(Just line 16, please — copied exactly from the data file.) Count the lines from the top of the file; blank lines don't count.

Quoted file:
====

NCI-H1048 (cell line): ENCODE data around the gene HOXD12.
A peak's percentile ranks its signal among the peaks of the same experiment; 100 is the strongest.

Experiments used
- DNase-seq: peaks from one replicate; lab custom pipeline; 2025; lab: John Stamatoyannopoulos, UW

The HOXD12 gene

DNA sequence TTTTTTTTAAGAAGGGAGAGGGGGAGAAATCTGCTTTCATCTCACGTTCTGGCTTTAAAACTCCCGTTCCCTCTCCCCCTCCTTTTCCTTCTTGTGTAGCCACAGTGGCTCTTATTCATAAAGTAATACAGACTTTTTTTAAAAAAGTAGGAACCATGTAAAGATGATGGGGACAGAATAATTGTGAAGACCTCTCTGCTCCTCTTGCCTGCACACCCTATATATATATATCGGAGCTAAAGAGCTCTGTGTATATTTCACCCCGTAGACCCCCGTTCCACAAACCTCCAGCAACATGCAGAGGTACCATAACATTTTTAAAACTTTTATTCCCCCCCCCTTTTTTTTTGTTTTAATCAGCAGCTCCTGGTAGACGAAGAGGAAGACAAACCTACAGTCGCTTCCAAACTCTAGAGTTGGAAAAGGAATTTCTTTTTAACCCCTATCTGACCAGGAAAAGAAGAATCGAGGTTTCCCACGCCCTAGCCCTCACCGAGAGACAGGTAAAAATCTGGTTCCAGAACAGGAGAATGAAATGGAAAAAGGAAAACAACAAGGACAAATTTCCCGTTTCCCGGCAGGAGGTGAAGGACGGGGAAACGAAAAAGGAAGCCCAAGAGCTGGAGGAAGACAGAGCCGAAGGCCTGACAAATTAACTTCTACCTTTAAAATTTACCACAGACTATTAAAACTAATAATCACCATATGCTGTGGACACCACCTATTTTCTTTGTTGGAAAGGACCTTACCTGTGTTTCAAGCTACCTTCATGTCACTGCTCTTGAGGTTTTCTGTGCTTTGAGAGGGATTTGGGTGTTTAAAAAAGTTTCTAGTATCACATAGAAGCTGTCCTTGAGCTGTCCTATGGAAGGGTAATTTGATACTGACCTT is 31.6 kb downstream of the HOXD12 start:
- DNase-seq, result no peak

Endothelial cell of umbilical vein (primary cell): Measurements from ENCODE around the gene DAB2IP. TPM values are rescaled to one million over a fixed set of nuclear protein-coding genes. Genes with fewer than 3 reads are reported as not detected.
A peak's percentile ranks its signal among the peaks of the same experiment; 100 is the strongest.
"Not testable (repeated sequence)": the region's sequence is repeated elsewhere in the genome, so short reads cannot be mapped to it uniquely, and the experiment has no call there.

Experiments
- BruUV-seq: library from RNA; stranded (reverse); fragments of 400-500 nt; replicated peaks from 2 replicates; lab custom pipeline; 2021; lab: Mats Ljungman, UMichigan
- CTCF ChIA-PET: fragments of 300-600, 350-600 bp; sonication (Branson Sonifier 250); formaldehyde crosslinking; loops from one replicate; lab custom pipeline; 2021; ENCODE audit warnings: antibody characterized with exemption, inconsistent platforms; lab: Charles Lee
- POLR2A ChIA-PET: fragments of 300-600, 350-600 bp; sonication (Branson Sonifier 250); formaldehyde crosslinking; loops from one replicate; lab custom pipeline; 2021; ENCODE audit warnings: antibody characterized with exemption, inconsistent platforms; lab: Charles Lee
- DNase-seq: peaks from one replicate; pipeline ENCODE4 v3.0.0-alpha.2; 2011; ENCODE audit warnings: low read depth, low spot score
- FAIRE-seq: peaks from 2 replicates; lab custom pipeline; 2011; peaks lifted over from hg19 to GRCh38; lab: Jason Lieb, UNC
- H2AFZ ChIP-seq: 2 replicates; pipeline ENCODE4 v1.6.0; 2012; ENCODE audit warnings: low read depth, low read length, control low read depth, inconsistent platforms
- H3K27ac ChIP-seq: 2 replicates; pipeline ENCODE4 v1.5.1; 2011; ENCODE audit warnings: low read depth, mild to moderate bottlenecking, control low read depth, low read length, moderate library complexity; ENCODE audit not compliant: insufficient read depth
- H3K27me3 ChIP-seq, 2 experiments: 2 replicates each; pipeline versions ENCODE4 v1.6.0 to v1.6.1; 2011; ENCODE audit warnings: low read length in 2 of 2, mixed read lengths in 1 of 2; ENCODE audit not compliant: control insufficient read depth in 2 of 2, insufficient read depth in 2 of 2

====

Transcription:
- FAIRE-seq: peaks from 2 replicates; lab custom pipeline; 2011; peaks lifted over from hg19 to GRCh38; lab: Jason Lieb, UNC